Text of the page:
[Show abstract][Hide abstract] ABSTRACT: Understanding the relationships between the molecular structure and electronic transport characteristics of single-molecule junctions is of fundamental and technological importance for future molecular electronics. Herein, we report a combined experimental and theoretical study on the single-molecule conductance of a series of oligo(phenylene ethynylene) (OPE) molecular wires, which consist of two phenyl-ethynyl-phenyl π units with different dihedral angles. The molecular conductance was studied by scanning tunneling microscopy (STM)-based break-junction techniques under different conditions, including variable temperature and bias potential, which suggested that a coherent tunneling mechanism takes place in the OPE molecular wires with a length of 2.5 nm. The conductance of OPE molecular junctions are strongly affected by the coupling strength between the two π systems, which can be tuned by controlling their intramolecular conformation. A cos(2) θ dependence was revealed between the molecular conductance and dihedral angles between the two conjugated units. Theoretical investigations on the basis of density functional theory and nonequilibrium Green's functions (NEGF) gave consistent results with the experimental observations and provided insights into the conformation-dominated molecular conductance.
Chemistry - An Asian Journal 05/2013; · 4.57 Impact Factor
[Show abstract][Hide abstract] ABSTRACT: We designed two cruciform-structured oligo(phenylenethynylene) (OPE) molecular wires for probing the intra- and inter-molecular exciton migration pathways, and constructed highly ordered molecular assembly using Langmuir−Blodgett (LB) technique. Minor structural variation turns out to influence significantly exciton migration routes. Though the molecular structures are similar, these two molecules exhibit distinct exciton migration behaviors. Intermolecular exciton migration is observed in unmodified molecular wire OPE1; while only intramolecular exciton migration is allowed in the side-chain modified molecular wire OPE2. This work presents a facile strategy for controlling exciton migration in solid state, and provides useful insights for designing active components for opto-electronic devices.
Chemical Physics Letters 12/2011; · 2.15 Impact Factor
[Show abstract][Hide abstract] ABSTRACT: The feasibility of employing azulene-like molecules as a new type of high performance substitution-free molecular rectifier has been explored using NEGF-DFT calculation. The electronic transport behaviors of metal-molecule-metal junctions consisting of various azulene-like dithiol molecules are investigated, which reveals that the azulene-like molecules exhibit high conductance and bias-dependent rectification effects. Among all the substitution-free azulene-like structures, cyclohepta[b]cyclopenta[g]naphthalene exhibits the highest rectification ratio, revealing that the all fused aromatic ring structure and an appropriate separation between the pentagon and heptagon rings are essential for achieving both high conductance and high rectification ratio. The rectification ratio can be increased by substituting the pentagon ring with electron-withdrawing group and/or the heptagon ring with electron donating groups. Further increase of the rectification ratio may also be obtained by lithium adsorption on the pentagon ring. This work reveals that azulene-like molecules may be used as a new class of highly conductive unimolecular rectifiers.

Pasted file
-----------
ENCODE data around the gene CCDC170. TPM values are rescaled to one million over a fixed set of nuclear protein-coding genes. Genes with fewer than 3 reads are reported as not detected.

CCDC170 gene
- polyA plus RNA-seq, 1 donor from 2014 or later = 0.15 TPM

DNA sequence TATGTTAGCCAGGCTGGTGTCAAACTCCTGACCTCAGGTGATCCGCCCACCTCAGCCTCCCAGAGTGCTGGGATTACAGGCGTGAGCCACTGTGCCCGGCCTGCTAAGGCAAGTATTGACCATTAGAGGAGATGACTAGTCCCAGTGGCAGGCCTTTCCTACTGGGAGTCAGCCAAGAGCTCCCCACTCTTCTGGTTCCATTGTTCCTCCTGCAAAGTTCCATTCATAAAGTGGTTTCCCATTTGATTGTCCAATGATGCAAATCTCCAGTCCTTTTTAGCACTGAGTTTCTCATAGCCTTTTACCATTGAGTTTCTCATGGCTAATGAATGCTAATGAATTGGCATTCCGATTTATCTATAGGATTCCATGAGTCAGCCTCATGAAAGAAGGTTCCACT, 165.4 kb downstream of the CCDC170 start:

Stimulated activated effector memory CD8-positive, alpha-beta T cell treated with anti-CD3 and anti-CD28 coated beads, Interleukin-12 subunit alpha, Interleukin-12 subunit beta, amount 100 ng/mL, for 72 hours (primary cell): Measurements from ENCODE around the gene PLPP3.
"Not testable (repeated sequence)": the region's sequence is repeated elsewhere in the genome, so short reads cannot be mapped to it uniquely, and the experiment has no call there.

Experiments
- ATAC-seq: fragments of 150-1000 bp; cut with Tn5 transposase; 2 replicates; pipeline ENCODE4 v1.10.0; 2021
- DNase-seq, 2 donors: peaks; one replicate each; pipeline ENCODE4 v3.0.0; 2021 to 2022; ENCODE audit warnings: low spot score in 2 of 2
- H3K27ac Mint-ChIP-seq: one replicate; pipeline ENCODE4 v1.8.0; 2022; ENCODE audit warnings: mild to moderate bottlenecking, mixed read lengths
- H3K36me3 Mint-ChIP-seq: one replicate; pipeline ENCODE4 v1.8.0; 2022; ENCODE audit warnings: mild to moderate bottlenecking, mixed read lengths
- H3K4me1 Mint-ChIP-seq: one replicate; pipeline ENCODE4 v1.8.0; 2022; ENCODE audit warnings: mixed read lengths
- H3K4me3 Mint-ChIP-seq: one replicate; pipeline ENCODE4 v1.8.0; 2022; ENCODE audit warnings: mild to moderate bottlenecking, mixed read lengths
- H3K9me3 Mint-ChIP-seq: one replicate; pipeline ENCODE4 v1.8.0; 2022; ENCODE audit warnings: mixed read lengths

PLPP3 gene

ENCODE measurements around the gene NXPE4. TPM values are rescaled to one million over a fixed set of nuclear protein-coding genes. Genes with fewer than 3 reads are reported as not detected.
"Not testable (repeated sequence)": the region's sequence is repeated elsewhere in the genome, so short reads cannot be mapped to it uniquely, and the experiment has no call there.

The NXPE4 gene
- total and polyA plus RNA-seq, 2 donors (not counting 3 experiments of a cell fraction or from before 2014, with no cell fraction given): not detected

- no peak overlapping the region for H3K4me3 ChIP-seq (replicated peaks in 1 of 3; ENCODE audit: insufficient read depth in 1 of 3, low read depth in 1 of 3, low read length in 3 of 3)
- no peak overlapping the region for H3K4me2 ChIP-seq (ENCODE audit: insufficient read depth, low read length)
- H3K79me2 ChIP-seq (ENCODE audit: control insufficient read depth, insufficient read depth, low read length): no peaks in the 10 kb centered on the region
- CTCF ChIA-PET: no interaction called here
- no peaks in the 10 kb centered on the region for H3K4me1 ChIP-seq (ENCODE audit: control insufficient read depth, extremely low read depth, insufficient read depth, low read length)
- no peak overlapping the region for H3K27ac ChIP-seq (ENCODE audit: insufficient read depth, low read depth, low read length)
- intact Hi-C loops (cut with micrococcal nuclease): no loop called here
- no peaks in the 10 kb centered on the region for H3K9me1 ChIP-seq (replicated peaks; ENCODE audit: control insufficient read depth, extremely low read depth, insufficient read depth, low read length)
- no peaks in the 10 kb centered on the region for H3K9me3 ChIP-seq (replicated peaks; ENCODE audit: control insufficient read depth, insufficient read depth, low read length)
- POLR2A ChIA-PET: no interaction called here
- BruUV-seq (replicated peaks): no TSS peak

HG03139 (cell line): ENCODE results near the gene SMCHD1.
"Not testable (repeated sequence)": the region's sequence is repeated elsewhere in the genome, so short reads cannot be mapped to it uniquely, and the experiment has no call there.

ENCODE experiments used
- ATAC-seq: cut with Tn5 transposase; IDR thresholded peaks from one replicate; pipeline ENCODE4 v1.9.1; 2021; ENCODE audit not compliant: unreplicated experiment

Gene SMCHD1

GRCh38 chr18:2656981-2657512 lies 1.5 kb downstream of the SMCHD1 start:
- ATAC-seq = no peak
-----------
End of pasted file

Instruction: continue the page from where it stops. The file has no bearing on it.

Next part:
Physical Chemistry Chemical Physics 09/2011; 13(35):15882-90. · 3.83 Impact Factor
[Show abstract][Hide abstract] ABSTRACT: Understanding the effects of intermolecular interactions on the charge-transport properties of metal/molecule/metal junctions is an important step towards using individual molecules as building blocks for electronic devices. This work reports a systematic electron-transport investigation on a series of "core-shell"-structured oligo(phenylene ethynylene) (Gn-OPE) molecular wires. By using dendrimers of different generations as insulating "shells", the intermolecular π-π interactions between the OPE "cores" can be precisely controlled in single-component monolayers. Three techniques are used to evaluate the electron-transport properties of the Au/Gn-OPE/Au molecular junctions, including crossed-wire junction, scanning tunneling spectroscopy (STS), and scanning tunneling microscope (STM) break-junction techniques. The STM break-junction measurement reveals that the electron-transport pathways are strongly affected by the size of the side groups. When the side groups are small, electron transport could occur through three pathways, including through single-molecule junctions, double-molecule junctions, and molecular bridges between adjacent molecules formed by aromatic π-π coupling. The dendrimer shells effectively prohibit the π-π coupling effect, but at the same time, very large dendrimer side groups may hinder the formation of Au-S bonds. A first-generation dendrimer acts as an optimal shell that only allows electron transport through the single-molecule junction pathway, and forbids the other undesired pathways. It is demonstrated that the dendrimer-based core-shell strategy allows the single-molecule conductance to be probed in a homogenous monolayer without the influence of intermolecular π-π interactions.
[Show abstract][Hide abstract] ABSTRACT: Two series of oligo(phenylene ethynylene)s (OPEs) with different dendrimer side groups have been designed and synthesized. The molecules contain thiol groups at both ends to enable interconnection between nanoscale gapped metallic electrodes. The different dendrimer groups act as "shells", allowing tailoring to the nanoscopic environment surrounding the OPE "core". Meanwhile, the dendrimer shells also act as spacers for the precise control of the packing density and intermolecular interaction between the OPE cores. [structure: see text].